Double-unders can be a real bitch. Most people go through a period of frustration and self-mutilation before mastering this skill. Some people give up and get comfortable with singles for life. Others jump around like spastic toddlers. And a rare few pick it up quickly. Regardless of where you are now, here are a few helpful hints to double-unders done right.
Don’t try so hard.
I often find that athletes overthink and overwork the movement. While technically double-unders might pose some challenges, they are more easily overcome with awareness. The athlete needs to be aware of the rope and aware of his or her body, but eliminate the 20 thoughts that fly through his or her head with each attempted rep. Every person will have a unique rhythm, so it’s about listening and feeling and being alert. Relax.
Use a speed rope.
Heavier ropes are harder to rotate fast. They’re a much more challenging workout, so if that’s what you’re going for, a beaded rope is super stellar. But in most circumstances, you’ll want a rope that can rotate well for you. Get a speed rope of your own to up your game, and customize it to fit your height for best results.
Make the first rotation count.
Double-unders are fast. And trying to rotate your hands and wrists numerous times in a matter of seconds is serious business. So don’t. Do yourself a favor and put all the effort into the first rotation. Whip the rope into the ground as hard as you can on the first time around, then let it coast. You’ll find the speed is better, the rhythm is maintainable and your hands get a very brief but necessary moment to pause.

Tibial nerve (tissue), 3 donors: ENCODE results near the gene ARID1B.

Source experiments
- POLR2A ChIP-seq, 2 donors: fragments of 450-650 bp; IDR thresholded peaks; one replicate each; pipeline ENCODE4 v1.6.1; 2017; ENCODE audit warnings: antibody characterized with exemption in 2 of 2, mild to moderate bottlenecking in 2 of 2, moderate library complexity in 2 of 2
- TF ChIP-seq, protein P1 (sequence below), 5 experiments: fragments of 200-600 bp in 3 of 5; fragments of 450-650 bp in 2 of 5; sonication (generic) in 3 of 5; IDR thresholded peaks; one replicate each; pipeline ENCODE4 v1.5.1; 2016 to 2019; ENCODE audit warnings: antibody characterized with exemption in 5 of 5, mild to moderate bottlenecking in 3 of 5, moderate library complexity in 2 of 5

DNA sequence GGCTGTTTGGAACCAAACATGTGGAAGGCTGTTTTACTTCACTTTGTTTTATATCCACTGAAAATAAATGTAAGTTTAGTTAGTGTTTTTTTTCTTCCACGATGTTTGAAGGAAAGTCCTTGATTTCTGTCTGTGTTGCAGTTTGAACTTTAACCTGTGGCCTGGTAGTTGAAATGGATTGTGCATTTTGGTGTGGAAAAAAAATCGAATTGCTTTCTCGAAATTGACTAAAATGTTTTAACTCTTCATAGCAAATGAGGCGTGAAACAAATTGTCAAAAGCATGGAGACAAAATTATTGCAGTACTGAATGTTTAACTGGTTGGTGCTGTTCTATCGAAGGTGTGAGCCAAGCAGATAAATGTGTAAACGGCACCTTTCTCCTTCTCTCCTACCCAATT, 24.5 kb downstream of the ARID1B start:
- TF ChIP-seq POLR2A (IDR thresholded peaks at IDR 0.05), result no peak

Do small jumps with minimal movement.
Double-unders are not box jumps. Just to be clear. So don’t jump super high. It’s a waste of energy and lacks efficiency. Think of the jump in a double-under like a bunny hop … just enough energy to get off the ground. If you’ve mastered speedy singles, the additional height you need for a double-under will be pretty minimal. Quick on your toes and just a few inches off the ground is your best bet.
Keep your arms low.
Holding your arms out to the side for extended periods is tiring. Add some rotation and cardio and it’s even more trying. So bring your elbows as close to your body as you can and extend your forearms for the movement. This will minimize your arm effort and allow you to continue for longer periods before you feel that burn that burdens us all.
Tighten your stomach and butt.
Might sound strange, but it’s key. Pogo box jumps, handstand push-ups, sound Olympic lifts … they all require a tight core. Double-unders are no different. If you’re hopping with a limp middle, your body control will suffer and, consequently, so will your movement. So breath but maintain that engaged stomach and buns for beautifully bouncy double-unders.
There’s no perfect way to learn double-unders. Everybody has their own pace and unique skill sets. But if you habitually work at a few best practices, you will improve your performance. Commit and progress. Now go.